It is doubtful that the media will give the same attention to today’s report, “Audit of the City’s Parking Meter Collection Process“ by City Comptroller Wendy Greuel as it did the “Gold Card” report a couple of weeks ago or the “Parking Cops Taking Part in a Porn Video” report on NBC from earlier this year, but the most recent report might be the most damning. The city really doesn’t know how many parking meters it has? Among the findings:
- The city doesn’t know how many parking meters it currently owns. They think its around 36,000 but they’re not sure. It sort of makes you wonder how the Department can even claim that its maximizing revenue from the parking program.
- The city purchased bad “hand held meter reading devices” which cost the city $200,000 a year in maintenance. This again leads to questions about whether the city is maximizing parking revenue. The devices which inventory the collections routinely break.
- LADOT’s contract management is poor. Contractors collect the funds from meters, but charge the city whether the meter is broken or not. While meter readers are supposed to report broken meters, they usually don’t.
- Because the city collects fees on a calendar schedule, more frequently used meters are collected from too infrequently and other meters could actually go longer without seeing an attendant.
Maximizing parking revenue has been a hot topic in City Hall as the Mayor has pushed a privitization plan for city garages that was torpedoed by the Council. In the wake of that proposal, more Council Members discussed how to improve revenue flow from parking. City Council Transportation Committee Chair Bill Rosendahl has pushed the issue, referring to parking revenue as “gold in the gutter.”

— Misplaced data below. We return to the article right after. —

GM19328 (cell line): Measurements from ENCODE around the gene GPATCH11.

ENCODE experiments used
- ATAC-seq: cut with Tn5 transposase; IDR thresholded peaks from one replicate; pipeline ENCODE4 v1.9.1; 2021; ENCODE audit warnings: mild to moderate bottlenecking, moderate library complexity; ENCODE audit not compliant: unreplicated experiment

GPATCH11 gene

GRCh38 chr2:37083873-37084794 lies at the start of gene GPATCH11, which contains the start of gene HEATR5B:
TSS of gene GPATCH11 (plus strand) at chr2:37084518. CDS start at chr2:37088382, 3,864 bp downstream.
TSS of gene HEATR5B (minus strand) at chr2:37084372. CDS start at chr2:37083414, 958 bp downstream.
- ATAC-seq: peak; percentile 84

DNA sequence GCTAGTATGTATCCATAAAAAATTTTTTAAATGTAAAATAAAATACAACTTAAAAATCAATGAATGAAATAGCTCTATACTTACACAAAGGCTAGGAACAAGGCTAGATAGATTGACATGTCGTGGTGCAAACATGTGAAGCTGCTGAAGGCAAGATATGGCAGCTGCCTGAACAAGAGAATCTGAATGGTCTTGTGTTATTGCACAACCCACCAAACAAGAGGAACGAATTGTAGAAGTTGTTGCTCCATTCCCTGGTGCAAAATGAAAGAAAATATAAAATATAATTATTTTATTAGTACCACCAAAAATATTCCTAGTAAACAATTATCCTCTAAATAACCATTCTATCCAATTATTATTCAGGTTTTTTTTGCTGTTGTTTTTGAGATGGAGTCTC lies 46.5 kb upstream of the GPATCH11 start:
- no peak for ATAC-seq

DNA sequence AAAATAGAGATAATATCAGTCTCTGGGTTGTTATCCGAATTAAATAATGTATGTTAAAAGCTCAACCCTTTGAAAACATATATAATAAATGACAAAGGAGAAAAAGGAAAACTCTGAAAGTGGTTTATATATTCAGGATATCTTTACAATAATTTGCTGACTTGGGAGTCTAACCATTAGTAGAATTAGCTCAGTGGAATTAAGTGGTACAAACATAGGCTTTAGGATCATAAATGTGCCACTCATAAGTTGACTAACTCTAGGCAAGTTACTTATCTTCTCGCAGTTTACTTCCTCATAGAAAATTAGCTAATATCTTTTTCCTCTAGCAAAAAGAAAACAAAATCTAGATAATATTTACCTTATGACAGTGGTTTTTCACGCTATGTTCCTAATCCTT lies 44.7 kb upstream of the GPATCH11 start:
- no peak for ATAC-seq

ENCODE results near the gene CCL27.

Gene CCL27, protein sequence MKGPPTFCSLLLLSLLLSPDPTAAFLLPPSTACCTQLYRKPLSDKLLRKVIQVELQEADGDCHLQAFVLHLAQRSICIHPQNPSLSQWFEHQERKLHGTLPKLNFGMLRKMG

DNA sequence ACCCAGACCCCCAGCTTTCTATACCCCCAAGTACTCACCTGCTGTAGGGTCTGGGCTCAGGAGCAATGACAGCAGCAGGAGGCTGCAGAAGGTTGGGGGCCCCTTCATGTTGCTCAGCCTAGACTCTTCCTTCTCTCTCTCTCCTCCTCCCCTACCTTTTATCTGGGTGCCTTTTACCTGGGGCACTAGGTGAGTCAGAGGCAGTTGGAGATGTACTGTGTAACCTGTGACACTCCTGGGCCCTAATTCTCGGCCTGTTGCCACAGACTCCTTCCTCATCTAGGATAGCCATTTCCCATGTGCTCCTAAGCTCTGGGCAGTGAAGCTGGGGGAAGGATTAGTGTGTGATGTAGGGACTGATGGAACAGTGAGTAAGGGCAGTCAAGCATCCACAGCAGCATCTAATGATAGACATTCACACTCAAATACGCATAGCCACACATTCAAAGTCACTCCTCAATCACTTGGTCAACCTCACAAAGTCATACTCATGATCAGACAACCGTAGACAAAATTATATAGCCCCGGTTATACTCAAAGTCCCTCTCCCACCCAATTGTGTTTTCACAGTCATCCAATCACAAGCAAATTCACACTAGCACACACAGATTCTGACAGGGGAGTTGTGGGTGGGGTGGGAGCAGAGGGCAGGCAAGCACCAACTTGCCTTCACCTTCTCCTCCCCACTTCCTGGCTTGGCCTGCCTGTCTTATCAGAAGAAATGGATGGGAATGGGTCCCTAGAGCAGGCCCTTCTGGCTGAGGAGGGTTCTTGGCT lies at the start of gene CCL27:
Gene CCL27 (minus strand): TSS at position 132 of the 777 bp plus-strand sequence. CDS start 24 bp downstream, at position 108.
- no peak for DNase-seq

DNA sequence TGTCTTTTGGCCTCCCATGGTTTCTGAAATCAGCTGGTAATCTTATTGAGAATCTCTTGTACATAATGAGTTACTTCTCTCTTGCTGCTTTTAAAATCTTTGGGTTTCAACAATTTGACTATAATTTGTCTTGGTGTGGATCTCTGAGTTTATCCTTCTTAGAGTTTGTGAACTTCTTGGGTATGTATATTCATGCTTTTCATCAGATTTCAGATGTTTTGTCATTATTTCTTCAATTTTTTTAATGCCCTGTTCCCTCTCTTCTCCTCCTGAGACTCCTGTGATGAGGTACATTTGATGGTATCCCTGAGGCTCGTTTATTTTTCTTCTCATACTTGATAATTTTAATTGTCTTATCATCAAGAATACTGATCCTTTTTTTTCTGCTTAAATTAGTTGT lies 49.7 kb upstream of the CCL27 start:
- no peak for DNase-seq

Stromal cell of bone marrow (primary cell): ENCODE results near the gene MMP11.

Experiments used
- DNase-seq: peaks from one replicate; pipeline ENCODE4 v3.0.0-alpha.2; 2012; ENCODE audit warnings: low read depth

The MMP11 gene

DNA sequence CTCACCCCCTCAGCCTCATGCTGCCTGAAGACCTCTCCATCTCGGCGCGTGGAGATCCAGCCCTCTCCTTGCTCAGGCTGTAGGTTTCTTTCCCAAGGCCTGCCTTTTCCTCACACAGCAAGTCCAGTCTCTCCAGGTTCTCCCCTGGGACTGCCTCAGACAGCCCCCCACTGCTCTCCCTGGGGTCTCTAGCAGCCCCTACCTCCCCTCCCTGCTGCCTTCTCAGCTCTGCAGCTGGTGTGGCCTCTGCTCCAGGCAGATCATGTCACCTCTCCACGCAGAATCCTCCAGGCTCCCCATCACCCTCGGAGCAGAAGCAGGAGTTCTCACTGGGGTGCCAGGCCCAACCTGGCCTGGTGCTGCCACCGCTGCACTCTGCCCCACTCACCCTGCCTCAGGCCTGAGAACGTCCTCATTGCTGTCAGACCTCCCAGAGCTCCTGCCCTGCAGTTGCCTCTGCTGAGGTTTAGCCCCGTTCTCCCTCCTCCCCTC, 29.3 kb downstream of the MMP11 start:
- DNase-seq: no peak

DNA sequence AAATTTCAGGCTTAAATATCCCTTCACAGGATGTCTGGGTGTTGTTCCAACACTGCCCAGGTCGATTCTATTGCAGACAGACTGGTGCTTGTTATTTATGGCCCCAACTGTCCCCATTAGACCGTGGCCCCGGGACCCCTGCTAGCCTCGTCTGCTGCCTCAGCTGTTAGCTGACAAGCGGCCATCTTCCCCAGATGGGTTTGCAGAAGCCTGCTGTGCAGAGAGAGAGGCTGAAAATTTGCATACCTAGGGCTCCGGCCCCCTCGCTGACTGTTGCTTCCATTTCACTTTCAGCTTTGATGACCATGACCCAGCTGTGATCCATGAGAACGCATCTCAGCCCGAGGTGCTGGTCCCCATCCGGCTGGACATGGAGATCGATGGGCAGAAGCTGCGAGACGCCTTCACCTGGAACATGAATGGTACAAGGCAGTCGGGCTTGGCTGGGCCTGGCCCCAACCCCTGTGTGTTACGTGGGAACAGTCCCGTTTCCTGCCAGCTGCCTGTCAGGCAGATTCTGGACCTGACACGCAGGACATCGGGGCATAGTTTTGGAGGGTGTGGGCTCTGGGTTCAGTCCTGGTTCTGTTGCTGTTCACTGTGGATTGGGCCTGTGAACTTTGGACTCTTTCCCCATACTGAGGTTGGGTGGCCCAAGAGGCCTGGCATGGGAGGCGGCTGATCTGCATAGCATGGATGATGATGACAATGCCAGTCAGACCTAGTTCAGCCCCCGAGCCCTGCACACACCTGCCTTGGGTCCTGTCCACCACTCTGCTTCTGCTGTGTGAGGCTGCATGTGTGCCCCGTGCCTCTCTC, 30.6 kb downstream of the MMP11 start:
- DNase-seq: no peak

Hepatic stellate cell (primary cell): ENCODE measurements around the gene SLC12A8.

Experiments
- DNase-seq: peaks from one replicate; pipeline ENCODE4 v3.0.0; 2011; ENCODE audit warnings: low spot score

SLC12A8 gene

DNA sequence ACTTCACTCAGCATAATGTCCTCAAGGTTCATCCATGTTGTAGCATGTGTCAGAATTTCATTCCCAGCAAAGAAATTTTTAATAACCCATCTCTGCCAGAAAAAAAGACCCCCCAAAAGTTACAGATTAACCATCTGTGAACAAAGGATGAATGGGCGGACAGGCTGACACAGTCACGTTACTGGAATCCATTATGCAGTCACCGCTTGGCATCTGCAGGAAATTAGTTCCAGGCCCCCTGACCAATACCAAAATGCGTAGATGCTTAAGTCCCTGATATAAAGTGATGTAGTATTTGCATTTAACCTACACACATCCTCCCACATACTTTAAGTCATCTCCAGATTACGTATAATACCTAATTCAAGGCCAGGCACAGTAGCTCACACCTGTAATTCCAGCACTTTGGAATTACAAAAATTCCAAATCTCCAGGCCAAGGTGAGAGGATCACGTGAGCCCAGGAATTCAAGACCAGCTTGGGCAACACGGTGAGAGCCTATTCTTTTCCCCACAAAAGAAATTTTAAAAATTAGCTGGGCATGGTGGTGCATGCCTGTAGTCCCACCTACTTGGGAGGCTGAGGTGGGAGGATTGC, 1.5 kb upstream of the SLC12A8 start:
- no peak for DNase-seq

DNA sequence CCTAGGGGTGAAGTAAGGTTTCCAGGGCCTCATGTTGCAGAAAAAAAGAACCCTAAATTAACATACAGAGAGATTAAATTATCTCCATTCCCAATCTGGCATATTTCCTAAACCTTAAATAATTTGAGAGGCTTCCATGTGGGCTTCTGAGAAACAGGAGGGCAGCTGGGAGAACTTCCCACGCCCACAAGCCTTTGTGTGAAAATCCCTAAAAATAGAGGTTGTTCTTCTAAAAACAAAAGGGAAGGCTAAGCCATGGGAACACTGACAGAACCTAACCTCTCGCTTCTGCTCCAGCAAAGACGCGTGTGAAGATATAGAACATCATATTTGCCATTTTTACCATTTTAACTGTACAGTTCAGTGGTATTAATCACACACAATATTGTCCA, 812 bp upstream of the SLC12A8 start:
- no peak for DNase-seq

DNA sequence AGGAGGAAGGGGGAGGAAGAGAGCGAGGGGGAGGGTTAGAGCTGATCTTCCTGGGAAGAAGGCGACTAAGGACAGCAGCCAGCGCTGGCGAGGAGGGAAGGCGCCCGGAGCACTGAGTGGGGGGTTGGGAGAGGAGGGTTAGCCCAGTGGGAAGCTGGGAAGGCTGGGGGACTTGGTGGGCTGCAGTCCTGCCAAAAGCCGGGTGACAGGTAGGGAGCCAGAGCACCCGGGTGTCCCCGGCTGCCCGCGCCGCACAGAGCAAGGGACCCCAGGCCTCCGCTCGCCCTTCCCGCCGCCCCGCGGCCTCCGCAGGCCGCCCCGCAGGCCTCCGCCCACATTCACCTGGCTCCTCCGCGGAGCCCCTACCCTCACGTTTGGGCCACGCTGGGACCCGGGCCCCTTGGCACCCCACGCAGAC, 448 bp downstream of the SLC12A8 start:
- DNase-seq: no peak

While the “Gold Card” Audit initially brought a political response from the Mayor’s Office. Today, the LADOT sounded more humble and accepting of Greuel’s findings.
“”The Department agrees with the findings and recommendations in the Controller’s audit. We’ve already implemented many of the recommendations and have replaced most of the older meters with new “Card and Coin” meters and pay stations that automatically advise if service is required. Additionally, the Department is looking at collection frequencies to maximize efficiency,” writes Bruce Gillman, the public relations director for LADOT.
While the report does recognize the improvements gained from the new meters and pay stations, it closes the report with fifteen more recommendations for the agency to follow. Among the most urgent action items were discovering the exact number of meters and devising a way to maintain an accurate count, periodically monitor and analyze
collection frequencies of subzones with the goal of setting the frequencies at their optimum number, and establish a formal and documented plan for filing and maintaining documents related to daily collection records and .support for the invoices.